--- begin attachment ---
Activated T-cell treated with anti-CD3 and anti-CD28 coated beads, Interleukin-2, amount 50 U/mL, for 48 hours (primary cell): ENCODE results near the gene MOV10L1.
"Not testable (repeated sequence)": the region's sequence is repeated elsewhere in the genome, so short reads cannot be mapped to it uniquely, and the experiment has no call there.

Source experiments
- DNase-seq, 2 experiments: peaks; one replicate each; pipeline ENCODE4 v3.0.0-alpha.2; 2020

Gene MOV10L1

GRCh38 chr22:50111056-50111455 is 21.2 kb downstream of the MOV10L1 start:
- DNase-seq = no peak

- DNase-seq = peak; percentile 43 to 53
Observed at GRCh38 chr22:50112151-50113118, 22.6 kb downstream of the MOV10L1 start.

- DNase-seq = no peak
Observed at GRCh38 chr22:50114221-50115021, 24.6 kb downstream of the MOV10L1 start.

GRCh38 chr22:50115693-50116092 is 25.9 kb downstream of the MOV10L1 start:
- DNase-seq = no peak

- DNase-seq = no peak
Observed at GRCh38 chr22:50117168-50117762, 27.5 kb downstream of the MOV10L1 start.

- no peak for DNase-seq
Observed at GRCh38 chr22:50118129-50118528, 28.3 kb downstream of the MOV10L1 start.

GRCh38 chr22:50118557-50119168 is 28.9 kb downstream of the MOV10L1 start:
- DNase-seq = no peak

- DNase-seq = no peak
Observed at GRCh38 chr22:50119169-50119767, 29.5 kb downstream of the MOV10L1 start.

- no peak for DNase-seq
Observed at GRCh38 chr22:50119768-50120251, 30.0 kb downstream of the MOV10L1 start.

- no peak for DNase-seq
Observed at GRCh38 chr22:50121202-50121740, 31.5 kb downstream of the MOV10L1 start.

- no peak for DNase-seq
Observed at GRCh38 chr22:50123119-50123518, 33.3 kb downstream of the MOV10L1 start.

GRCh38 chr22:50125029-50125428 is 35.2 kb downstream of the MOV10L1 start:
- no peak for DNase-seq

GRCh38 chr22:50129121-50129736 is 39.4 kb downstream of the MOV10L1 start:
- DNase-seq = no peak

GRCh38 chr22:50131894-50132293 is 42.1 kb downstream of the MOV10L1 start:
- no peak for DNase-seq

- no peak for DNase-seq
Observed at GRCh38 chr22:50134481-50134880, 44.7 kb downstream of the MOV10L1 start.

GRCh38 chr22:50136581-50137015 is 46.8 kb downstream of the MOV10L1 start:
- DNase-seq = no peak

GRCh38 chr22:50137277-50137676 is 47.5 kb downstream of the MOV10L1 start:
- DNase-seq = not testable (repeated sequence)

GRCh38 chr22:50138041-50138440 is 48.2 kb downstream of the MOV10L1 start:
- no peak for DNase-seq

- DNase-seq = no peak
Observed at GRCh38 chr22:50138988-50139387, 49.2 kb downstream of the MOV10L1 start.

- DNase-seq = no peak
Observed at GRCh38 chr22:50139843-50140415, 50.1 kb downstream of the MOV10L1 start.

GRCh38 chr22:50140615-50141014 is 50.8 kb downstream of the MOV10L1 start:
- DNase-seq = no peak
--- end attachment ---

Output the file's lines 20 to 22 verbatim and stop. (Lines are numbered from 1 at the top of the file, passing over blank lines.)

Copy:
- DNase-seq = no peak
Observed at GRCh38 chr22:50119169-50119767, 29.5 kb downstream of the MOV10L1 start.

- no peak for DNase-seq